Home care is­sues are noth­ing new

Harefield Gazette - - YOUR LETTERS -

WELL done David Sea­man for high­light­ing home care prob­lems [‘Need to un­der­stand scale of prob­lem’, Let­ters, De­cem­ber 17].

This is not a new phe­nom­e­non. It has been go­ing on for years, ever since the coun­cil pri­va­tised th­ese sys­tems, and it will never work be­cause providers put in low quotes to get the con­tracts and then, to try and in­crease their prof­its, they pay mea­gre wages to staff.

This has a three-fold out­come. One, they can­not get the staff be­cause they will not pay a de­cent wage for this ar­du­ous job.

Two, the staff they do have can­not cope with the work­load.

And three, the only ones that re­ally suf­fer are the old folks at the end of the chain.

All this be­cause the coun­cil thinks, in its in­fi­nite wis­dom, that they are sav­ing the tax­pay­ers money – the very tax­pay­ers that are the old folks now.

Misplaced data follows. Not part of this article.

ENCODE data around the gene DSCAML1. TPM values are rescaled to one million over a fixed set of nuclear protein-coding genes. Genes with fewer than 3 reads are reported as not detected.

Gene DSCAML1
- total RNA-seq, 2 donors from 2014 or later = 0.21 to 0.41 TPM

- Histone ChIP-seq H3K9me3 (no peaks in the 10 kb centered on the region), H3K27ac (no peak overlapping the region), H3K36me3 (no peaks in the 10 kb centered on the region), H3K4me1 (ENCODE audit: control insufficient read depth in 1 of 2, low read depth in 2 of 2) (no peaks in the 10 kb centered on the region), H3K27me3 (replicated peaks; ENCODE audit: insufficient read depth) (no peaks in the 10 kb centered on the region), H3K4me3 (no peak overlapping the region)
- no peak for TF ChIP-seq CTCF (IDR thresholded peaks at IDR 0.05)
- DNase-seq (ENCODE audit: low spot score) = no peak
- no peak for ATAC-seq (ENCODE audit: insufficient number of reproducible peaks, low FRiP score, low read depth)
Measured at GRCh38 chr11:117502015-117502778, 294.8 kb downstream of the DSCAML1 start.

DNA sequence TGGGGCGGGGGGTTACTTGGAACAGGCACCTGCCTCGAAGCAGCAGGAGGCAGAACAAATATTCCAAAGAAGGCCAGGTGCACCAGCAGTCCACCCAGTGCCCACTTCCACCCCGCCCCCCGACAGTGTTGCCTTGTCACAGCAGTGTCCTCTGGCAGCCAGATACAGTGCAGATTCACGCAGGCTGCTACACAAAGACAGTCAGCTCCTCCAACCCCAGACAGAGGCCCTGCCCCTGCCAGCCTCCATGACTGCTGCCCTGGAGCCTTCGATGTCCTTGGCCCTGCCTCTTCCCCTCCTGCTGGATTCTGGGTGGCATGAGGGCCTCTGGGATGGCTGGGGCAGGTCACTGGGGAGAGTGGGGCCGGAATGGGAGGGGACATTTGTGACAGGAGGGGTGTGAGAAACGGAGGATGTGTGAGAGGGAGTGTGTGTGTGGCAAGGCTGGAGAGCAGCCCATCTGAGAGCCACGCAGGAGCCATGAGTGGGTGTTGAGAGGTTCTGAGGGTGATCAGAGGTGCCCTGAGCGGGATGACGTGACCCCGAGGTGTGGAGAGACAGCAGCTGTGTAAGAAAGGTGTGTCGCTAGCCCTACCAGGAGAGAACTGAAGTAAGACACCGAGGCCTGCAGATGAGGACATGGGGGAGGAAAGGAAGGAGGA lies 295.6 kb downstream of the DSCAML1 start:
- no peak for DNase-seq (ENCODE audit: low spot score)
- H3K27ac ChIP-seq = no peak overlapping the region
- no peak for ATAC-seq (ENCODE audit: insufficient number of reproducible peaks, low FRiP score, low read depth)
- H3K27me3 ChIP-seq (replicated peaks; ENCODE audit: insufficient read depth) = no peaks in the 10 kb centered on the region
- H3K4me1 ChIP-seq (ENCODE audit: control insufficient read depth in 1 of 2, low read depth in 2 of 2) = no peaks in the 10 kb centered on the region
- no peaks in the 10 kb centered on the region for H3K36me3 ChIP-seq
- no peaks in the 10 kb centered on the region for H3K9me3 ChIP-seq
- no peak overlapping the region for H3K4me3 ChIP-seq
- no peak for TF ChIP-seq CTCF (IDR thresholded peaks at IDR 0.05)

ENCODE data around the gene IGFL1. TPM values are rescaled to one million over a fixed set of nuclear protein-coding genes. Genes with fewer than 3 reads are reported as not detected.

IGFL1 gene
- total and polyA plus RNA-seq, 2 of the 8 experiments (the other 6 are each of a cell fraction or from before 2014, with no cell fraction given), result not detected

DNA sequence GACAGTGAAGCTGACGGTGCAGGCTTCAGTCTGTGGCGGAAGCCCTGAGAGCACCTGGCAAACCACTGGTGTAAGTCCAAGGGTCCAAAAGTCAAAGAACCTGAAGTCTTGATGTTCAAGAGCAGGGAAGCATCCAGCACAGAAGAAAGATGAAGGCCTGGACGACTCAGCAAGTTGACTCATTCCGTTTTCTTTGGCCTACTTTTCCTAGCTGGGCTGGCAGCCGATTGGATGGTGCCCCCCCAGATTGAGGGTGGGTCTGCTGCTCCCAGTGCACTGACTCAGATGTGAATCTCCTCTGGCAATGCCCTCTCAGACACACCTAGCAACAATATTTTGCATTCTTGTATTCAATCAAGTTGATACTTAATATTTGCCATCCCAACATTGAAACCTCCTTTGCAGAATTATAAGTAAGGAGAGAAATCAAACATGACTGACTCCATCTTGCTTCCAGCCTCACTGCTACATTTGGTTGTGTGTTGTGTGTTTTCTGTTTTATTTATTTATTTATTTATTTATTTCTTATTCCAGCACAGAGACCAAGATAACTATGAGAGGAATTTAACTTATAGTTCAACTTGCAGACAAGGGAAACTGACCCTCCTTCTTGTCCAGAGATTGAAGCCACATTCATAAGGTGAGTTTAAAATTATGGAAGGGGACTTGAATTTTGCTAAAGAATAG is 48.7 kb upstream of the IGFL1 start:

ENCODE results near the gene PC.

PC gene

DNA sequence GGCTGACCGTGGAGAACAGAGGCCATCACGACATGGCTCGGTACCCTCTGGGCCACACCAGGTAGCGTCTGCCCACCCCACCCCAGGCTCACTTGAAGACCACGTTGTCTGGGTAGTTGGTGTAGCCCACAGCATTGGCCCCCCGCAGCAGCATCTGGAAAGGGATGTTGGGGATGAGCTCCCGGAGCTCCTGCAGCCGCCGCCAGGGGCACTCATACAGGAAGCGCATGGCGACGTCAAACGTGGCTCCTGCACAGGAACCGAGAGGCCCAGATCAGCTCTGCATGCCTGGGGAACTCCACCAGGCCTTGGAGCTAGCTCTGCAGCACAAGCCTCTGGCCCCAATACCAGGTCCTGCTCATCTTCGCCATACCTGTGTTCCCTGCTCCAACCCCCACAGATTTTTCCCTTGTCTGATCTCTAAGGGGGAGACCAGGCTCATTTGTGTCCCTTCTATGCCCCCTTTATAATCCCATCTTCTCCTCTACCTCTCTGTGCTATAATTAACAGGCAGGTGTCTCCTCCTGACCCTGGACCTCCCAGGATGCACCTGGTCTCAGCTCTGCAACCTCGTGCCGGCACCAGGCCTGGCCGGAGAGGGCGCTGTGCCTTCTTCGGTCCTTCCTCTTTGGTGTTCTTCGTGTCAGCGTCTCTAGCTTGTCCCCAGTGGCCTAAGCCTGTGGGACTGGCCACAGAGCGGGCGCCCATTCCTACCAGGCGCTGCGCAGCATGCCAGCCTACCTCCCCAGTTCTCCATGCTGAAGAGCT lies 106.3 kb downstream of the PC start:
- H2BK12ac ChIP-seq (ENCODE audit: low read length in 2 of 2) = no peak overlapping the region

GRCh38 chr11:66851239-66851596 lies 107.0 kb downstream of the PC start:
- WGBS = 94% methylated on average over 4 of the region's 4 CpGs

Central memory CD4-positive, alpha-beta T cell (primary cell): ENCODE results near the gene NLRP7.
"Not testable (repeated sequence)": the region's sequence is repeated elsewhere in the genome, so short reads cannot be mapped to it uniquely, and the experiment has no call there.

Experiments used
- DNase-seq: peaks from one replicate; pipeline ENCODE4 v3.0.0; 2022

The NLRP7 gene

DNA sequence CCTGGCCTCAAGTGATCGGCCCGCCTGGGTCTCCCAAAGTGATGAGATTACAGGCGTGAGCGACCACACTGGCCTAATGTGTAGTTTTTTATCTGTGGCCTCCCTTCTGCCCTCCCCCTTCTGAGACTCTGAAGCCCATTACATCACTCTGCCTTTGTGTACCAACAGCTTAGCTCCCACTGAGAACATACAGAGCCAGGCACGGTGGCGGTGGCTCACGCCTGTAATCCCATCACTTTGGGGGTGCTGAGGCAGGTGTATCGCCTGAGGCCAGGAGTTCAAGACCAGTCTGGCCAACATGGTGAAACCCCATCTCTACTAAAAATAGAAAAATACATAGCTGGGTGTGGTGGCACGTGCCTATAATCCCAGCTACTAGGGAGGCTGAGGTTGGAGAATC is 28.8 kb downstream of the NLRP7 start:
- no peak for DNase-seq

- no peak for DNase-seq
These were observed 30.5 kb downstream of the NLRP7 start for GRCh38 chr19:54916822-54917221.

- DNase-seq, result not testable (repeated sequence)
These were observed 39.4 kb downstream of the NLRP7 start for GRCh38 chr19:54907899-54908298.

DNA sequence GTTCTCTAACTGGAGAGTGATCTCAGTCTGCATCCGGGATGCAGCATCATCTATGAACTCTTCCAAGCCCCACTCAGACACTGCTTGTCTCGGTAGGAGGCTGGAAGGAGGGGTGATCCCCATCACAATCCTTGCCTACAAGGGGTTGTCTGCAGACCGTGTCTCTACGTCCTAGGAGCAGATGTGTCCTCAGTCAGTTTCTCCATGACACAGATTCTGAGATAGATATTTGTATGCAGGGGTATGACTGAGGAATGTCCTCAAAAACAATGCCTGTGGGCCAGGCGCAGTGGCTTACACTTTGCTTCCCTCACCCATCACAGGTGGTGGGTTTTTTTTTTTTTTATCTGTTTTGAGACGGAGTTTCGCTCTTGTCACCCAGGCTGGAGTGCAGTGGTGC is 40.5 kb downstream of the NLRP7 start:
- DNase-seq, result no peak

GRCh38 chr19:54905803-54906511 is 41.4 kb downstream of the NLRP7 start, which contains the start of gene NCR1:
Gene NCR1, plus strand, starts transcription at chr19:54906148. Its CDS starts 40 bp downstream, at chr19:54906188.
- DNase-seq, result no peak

I write this let­ter hav­ing gone through the same prob­lems, look­ing after a pen­sioner friend over 10 years ago, so the prob­lem has not gone away or been sorted.

Pri­vati­sa­tion of ser­vices so the coun­cil can have an easy life just does not work, as the peo­ple or ser­vices that they say they are help­ing at the end of the line are the ones suf­fer­ing the most.

An ex­am­ple: when by chance I called in on my pen­sioner friend one af­ter­noon, who was dis­abled, I found her on her bed­room floor after try­ing to get out of bed on her own.

This was not as shock­ing as to find her break­fast sand­wich and a cold cup of tea in her liv­ing room. The carer had not even both­ered to see if she needed help to get out of bed.

I could write a book of sim­i­lar in­ci­dents.

BRIAN DUFFY Goshawk Gar­dens

Hayes

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